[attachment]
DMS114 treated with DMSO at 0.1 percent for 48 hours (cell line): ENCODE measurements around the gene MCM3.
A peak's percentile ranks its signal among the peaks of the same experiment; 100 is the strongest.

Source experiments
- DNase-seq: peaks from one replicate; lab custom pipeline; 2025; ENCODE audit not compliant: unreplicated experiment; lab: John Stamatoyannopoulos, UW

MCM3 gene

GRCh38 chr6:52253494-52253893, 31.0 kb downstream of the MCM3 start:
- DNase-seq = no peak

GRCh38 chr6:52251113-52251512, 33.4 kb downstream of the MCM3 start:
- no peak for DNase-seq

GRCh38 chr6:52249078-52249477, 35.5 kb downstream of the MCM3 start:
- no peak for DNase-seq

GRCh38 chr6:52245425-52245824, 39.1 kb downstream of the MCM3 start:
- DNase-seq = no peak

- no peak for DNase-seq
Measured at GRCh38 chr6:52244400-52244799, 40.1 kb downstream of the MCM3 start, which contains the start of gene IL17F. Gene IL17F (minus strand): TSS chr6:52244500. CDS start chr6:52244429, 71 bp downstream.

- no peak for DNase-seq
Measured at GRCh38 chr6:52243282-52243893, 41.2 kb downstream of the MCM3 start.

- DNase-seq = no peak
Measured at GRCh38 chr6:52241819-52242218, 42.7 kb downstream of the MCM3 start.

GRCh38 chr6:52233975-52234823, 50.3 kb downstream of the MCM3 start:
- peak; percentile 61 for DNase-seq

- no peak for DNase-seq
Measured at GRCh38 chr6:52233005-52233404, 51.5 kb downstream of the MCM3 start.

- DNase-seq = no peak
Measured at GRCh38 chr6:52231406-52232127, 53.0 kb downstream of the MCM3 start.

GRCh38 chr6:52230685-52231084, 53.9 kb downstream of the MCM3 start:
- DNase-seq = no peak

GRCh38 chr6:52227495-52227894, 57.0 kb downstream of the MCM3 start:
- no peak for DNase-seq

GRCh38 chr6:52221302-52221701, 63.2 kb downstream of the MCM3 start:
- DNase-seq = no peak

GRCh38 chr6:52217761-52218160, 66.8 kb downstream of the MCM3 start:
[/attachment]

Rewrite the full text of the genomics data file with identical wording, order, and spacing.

DMS114 treated with DMSO at 0.1 percent for 48 hours (cell line): ENCODE measurements around the gene MCM3.
A peak's percentile ranks its signal among the peaks of the same experiment; 100 is the strongest.

Source experiments
- DNase-seq: peaks from one replicate; lab custom pipeline; 2025; ENCODE audit not compliant: unreplicated experiment; lab: John Stamatoyannopoulos, UW

MCM3 gene

GRCh38 chr6:52253494-52253893, 31.0 kb downstream of the MCM3 start:
- DNase-seq = no peak

GRCh38 chr6:52251113-52251512, 33.4 kb downstream of the MCM3 start:
- no peak for DNase-seq

GRCh38 chr6:52249078-52249477, 35.5 kb downstream of the MCM3 start:
- no peak for DNase-seq

GRCh38 chr6:52245425-52245824, 39.1 kb downstream of the MCM3 start:
- DNase-seq = no peak

- no peak for DNase-seq
Measured at GRCh38 chr6:52244400-52244799, 40.1 kb downstream of the MCM3 start, which contains the start of gene IL17F. Gene IL17F (minus strand): TSS chr6:52244500. CDS start chr6:52244429, 71 bp downstream.

- no peak for DNase-seq
Measured at GRCh38 chr6:52243282-52243893, 41.2 kb downstream of the MCM3 start.

- DNase-seq = no peak
Measured at GRCh38 chr6:52241819-52242218, 42.7 kb downstream of the MCM3 start.

GRCh38 chr6:52233975-52234823, 50.3 kb downstream of the MCM3 start:
- peak; percentile 61 for DNase-seq

- no peak for DNase-seq
Measured at GRCh38 chr6:52233005-52233404, 51.5 kb downstream of the MCM3 start.

- DNase-seq = no peak
Measured at GRCh38 chr6:52231406-52232127, 53.0 kb downstream of the MCM3 start.

GRCh38 chr6:52230685-52231084, 53.9 kb downstream of the MCM3 start:
- DNase-seq = no peak

GRCh38 chr6:52227495-52227894, 57.0 kb downstream of the MCM3 start:
- no peak for DNase-seq

GRCh38 chr6:52221302-52221701, 63.2 kb downstream of the MCM3 start:
- DNase-seq = no peak

GRCh38 chr6:52217761-52218160, 66.8 kb downstream of the MCM3 start: